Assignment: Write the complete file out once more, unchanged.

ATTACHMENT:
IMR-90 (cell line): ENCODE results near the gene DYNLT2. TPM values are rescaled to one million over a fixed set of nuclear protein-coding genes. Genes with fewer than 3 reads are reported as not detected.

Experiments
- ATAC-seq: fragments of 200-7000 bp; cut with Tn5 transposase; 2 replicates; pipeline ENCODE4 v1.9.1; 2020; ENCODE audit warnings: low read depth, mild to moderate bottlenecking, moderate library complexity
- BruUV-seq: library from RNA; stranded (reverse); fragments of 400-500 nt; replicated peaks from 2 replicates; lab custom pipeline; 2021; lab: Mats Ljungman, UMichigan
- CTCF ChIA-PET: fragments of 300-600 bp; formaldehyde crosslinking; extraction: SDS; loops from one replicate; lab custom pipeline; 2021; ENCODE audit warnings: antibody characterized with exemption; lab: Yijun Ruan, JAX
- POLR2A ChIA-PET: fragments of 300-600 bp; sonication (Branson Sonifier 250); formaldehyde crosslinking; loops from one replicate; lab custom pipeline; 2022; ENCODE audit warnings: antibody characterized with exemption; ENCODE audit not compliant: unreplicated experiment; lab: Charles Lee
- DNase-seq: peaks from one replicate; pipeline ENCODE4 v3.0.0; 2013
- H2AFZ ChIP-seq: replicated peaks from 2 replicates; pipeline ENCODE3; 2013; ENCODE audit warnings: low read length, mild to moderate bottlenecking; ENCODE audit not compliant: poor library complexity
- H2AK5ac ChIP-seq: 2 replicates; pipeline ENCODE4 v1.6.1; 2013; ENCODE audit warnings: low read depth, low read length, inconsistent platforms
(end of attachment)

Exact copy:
IMR-90 (cell line): ENCODE results near the gene DYNLT2. TPM values are rescaled to one million over a fixed set of nuclear protein-coding genes. Genes with fewer than 3 reads are reported as not detected.

Experiments
- ATAC-seq: fragments of 200-7000 bp; cut with Tn5 transposase; 2 replicates; pipeline ENCODE4 v1.9.1; 2020; ENCODE audit warnings: low read depth, mild to moderate bottlenecking, moderate library complexity
- BruUV-seq: library from RNA; stranded (reverse); fragments of 400-500 nt; replicated peaks from 2 replicates; lab custom pipeline; 2021; lab: Mats Ljungman, UMichigan
- CTCF ChIA-PET: fragments of 300-600 bp; formaldehyde crosslinking; extraction: SDS; loops from one replicate; lab custom pipeline; 2021; ENCODE audit warnings: antibody characterized with exemption; lab: Yijun Ruan, JAX
- POLR2A ChIA-PET: fragments of 300-600 bp; sonication (Branson Sonifier 250); formaldehyde crosslinking; loops from one replicate; lab custom pipeline; 2022; ENCODE audit warnings: antibody characterized with exemption; ENCODE audit not compliant: unreplicated experiment; lab: Charles Lee
- DNase-seq: peaks from one replicate; pipeline ENCODE4 v3.0.0; 2013
- H2AFZ ChIP-seq: replicated peaks from 2 replicates; pipeline ENCODE3; 2013; ENCODE audit warnings: low read length, mild to moderate bottlenecking; ENCODE audit not compliant: poor library complexity
- H2AK5ac ChIP-seq: 2 replicates; pipeline ENCODE4 v1.6.1; 2013; ENCODE audit warnings: low read depth, low read length, inconsistent platforms